Children in Lycoming County are at Moderate-High risk of school failure; only 50% have access to publicly-funded quality early education

Lycoming County United Way

Lycoming County United Way

Children in Lycoming County are at Moderate-High risk of school failure; only 50% have access to publicly-funded quality early education Children in Lycoming County are at Moderate-High risk of school failure, according to a new state report. The report released by the Pennsylvania Office of Child Development and Early Learning, “Program Reach and County Risk Assessment, Fiscal Year 2007-2008,” compiles information from the 2007-2008 fiscal year on the number of children affected by seven risk factors for school failure and the number of children in each county served by federally- and state-funded early childhood programs, such as Keystone STARS, Pennsylvania Pre-K Counts, Early Intervention, Head Start, Child Care Works, and Nurse-Family Partnership.

“Children affected by risk factors such as living in low-income families or the education level of the mother are more likely to fail in school, however, these same children can overcome these challenges if they have quality early education experiences before age five,” stated Rosann Pelleschi, director of funds distribution and community building at Lycoming County United Way. “Pennsylvania’s Reach and Risk report gives us a better picture of the needs of our young children and how well we are meeting those needs.”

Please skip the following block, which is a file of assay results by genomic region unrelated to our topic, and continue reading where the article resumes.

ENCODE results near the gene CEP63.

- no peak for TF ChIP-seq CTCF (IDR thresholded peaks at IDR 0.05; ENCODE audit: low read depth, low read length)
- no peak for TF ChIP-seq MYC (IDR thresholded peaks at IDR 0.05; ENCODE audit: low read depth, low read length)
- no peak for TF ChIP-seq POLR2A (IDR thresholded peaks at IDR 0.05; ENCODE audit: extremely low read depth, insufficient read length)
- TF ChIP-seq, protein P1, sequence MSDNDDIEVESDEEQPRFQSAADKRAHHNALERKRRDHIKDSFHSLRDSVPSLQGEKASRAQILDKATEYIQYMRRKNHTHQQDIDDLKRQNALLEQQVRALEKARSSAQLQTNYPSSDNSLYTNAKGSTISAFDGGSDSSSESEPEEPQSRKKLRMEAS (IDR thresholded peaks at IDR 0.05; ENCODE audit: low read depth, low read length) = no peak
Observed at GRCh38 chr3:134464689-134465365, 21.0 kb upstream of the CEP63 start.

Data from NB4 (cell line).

Of the approximately 6,601 children under age five living in Lycoming County:
46.9% live in households earning less than 200% of poverty (which was equivalent to $34,058 for a family of four in 2000)
16.8% live in families whose mother has less than a high school degree

The report also states that 18.1% of 3rd graders in local school districts scored below proficient on PSSA in Reading in 2008.

“If our economy continues its downturn, we will have more children affected by risk factors such as living in low-income families or families receiving public assistance,” stated Secretary of Public Welfare Estelle Richman. “As we prepare our children for a successful future, we need to be aware of the challenges our children face and invest in programs that can help them overcome these challenges.”